Google China search engine project ‘effectively shut down’: report

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Google has been forced to shut down and “final” are controversial China search engine project, code-named Project Dragonfly, after the members of the company’s privacy team raised complaints, according to a new report.

The tech giant led by CEO, Sundar Pichai was forced to the conclusion of a data analysis system was used for the controversial project, according to The Intercept, citing two sources familiar with the matter. The news outlet originally broke the news that Google had seen the launch of the app-based search engine.


When asked for comment, a Google spokesman pointed to Fox News to Pichai comments Rep. Tom Marino of last week, where Pichai said:

“At this moment, there are no plans for us to search product in China. We are, in general, always looking to see how you the best it is a part of the core of our mission and our principles to try hard to provide users with information. We have the evidence, on the basis of each country we have operated, our reach, allowing users to more information has a very positive impact and we feel the call. But at this moment, there are no plans to launch in China. To the extent that we approach that position, I will be fully transparent, including with policy makers here, and engage and consult on a large scale.”

Employees of the Mountain View, Calif.-on the basis of Google using the Beijing-based website, which the company bought in 2008 from the Chinese billionaire Cai Wensheng, as a kind of market research to see what search queries were entered. Eventually, the searches were transferred to Baidu, the largest search engine in China. Google famously pulled out of China in 2010 after it said it would not be a censored search services in the country.

According to the report, the engineers who worked on the Project Dragonfly were using the data of a list of the websites that Chinese people see when they are in the same word or phrase in Google. After that, they checked to see if your websites in the search results were blocked by China’s Great Firewall, and the compilation of a list of sites that are prohibited, including Wikipedia, the British broadcaster BBC and others. After getting word of this, the company, the privacy of staff, was “really p-ssed” according to a source in The Interception of the story and the engineers working on the Project Dragonfly were told they could no longer make use of the data.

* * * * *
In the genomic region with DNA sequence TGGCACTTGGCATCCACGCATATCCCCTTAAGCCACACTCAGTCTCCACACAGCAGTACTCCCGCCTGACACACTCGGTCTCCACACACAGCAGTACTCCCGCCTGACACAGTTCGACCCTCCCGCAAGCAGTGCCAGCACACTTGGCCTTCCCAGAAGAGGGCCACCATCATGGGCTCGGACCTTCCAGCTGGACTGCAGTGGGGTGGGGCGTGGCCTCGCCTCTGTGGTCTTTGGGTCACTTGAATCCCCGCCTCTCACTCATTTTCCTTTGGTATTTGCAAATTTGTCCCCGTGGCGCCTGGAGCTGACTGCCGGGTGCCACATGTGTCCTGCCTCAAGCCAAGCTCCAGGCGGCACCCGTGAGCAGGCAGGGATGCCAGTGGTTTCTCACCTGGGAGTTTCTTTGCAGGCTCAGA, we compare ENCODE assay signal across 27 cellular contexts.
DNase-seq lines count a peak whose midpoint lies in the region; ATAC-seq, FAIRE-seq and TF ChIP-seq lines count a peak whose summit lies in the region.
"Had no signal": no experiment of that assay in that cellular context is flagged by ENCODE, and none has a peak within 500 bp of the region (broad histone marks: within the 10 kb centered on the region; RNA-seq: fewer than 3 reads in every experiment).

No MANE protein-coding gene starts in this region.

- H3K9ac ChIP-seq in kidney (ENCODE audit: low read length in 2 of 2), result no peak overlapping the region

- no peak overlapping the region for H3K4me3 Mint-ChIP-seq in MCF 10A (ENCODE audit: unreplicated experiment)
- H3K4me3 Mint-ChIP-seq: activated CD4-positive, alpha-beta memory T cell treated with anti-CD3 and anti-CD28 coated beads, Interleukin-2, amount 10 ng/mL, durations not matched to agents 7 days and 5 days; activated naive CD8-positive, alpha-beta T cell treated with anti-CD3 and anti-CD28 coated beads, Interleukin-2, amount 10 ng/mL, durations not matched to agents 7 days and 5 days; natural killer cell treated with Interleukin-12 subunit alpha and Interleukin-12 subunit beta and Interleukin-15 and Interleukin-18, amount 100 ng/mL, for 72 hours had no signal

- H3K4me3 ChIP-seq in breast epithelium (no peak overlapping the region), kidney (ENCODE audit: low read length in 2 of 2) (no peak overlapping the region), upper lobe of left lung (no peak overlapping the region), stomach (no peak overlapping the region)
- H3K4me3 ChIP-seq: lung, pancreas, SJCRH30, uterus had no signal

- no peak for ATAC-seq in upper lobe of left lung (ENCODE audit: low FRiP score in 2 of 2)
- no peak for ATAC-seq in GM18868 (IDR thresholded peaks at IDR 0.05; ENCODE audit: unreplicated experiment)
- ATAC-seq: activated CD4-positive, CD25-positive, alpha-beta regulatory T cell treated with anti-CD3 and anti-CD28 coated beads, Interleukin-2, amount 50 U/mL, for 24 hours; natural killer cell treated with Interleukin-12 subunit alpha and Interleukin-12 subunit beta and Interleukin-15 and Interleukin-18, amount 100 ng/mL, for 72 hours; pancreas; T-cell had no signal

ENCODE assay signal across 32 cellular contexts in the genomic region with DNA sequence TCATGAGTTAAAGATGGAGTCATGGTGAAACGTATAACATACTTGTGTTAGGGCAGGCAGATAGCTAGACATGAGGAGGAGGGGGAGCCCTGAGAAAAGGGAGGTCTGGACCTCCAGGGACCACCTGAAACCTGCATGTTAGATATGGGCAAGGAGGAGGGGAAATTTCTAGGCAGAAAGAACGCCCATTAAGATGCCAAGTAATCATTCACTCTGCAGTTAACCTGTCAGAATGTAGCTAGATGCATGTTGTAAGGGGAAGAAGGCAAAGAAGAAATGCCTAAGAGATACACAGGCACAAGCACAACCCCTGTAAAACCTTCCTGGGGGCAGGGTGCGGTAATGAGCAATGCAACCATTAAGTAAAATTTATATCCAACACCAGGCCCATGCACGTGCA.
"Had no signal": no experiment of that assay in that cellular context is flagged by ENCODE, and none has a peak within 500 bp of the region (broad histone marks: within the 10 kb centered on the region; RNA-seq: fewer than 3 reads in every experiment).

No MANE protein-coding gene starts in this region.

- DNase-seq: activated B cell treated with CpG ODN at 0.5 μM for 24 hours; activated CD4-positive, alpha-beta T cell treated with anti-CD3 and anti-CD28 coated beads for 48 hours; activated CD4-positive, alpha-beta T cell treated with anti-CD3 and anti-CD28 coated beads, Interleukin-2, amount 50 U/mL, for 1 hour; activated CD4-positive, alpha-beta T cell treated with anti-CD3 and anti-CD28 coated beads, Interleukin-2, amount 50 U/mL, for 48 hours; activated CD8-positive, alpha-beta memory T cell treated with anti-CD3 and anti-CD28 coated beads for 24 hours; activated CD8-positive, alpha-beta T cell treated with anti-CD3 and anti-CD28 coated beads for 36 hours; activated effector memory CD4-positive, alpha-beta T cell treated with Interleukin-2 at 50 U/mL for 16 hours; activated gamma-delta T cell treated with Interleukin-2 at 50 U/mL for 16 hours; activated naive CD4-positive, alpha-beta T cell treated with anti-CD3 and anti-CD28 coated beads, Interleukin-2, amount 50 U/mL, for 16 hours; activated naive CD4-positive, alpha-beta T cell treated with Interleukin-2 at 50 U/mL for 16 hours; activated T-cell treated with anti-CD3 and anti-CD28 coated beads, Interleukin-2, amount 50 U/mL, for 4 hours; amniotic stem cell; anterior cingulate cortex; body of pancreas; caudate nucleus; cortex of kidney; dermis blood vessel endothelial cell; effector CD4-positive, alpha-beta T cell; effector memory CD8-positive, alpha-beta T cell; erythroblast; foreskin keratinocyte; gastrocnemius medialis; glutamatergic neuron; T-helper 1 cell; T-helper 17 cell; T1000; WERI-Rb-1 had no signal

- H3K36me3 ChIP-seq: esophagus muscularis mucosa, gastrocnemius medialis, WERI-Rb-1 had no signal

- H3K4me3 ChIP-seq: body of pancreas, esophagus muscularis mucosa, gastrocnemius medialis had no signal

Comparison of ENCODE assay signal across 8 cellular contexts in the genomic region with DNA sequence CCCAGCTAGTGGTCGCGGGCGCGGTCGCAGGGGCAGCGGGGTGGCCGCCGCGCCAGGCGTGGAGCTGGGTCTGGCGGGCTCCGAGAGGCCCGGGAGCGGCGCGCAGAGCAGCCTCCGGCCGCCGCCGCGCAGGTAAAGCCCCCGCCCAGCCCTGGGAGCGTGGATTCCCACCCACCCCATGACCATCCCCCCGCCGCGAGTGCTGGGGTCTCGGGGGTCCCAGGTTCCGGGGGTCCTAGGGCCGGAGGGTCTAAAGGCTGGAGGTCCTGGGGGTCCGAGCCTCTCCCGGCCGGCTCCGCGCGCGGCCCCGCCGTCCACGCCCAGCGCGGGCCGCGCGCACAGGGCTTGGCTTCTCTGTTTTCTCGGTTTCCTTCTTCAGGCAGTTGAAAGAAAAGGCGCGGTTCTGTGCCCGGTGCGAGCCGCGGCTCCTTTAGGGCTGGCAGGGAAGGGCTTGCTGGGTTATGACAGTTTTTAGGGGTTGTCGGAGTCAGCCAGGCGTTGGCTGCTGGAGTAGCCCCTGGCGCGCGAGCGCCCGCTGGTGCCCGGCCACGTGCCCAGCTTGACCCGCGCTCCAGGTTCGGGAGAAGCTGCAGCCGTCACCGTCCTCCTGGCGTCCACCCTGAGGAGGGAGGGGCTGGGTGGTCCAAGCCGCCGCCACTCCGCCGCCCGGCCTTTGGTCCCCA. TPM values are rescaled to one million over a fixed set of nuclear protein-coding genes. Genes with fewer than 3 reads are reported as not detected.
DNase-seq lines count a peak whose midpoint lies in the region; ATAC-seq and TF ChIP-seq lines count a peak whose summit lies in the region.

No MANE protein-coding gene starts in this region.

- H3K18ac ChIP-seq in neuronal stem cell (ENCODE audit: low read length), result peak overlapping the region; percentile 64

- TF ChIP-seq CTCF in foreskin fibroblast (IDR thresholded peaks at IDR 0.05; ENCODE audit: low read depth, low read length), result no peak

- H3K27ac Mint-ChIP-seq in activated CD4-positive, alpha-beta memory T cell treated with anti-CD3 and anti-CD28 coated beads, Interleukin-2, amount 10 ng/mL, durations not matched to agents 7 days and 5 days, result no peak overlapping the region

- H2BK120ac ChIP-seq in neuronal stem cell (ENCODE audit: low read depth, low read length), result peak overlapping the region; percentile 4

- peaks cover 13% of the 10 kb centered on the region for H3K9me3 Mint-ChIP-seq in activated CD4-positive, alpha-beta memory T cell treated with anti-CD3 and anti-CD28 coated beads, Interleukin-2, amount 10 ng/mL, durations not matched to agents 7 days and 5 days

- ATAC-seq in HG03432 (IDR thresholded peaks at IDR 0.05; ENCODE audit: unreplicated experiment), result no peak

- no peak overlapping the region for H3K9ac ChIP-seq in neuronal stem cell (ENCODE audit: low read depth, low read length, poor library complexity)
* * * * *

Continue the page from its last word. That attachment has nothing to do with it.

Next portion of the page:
“The 265 data integral to Dragonfly,” said a source. “Access to the data has been suspended, now that has stopped the progress.”


Google’s CEO Sundar Pichai to appear before the House Judiciary Committee to be questioned about the internet giant’s privacy the safety and the collection of data, on Capitol Hill in Washington, Tuesday, Dec. 11, 2018.

After the decision of the privacy team, Google employees working on the app-based search engine used, different data sets, including that of “global Chinese searches entered into Google that is outside of the world’s most populous country, including those in the united states and Malaysia. That has made it much more difficult to collect, the accuracy of the results, and some members of the team have left the project, the report added.

A source familiar with the matter told Fox News that the company has worked on the project and privacy engineers have been brought in, a final launch would be “dependent on a full, final privacy review,” but the company has not yet got to that point. The source added that Google’s goak service of the Chinese users are not “dminished” and the mission of the company is to “create access for all the information about the world to as many users as possible.”

The Dragonfly efforts lead to the dismissal of a number of Google employees and prompted more than 700 sign a letter to Pichai call to be stopped in the last month.

Speaking in front of the House Judiciary Committee amid allegations of anti-conservative bias and privacy violations last week, Pichai said the company’s efforts were just an exploration of what a search engine might look like in a country like China.

“At this time we have no plans to launch [search product] in China,” Pichai said in response to a question from a lawmaker, adding that “access to information is an important human right.”

Follow Chris Ciaccia on Twitter @Chris_Ciaccia

This story has been updated with a response from a Google spokesperson.

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